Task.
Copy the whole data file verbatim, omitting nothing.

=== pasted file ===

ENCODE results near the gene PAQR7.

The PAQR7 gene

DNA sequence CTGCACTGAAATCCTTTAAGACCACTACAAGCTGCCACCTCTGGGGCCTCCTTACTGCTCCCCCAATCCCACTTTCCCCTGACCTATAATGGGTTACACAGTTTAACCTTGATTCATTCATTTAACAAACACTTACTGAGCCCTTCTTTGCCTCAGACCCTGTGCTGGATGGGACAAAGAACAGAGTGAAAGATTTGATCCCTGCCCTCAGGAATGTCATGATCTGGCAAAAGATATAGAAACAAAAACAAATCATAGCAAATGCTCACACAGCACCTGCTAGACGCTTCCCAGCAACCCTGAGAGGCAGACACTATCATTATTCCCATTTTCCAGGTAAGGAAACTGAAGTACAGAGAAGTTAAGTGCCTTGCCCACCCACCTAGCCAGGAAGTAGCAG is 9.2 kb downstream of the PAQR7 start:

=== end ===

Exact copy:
ENCODE results near the gene PAQR7.

The PAQR7 gene

DNA sequence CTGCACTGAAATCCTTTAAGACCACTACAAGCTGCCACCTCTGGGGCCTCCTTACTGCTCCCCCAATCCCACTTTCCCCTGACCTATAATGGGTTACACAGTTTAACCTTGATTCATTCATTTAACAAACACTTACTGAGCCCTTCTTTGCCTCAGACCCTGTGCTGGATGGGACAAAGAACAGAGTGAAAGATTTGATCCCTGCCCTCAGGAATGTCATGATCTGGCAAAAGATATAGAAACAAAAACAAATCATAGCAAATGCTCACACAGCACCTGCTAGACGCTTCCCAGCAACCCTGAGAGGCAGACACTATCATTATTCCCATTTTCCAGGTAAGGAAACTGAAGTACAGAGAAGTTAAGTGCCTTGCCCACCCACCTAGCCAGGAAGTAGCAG is 9.2 kb downstream of the PAQR7 start: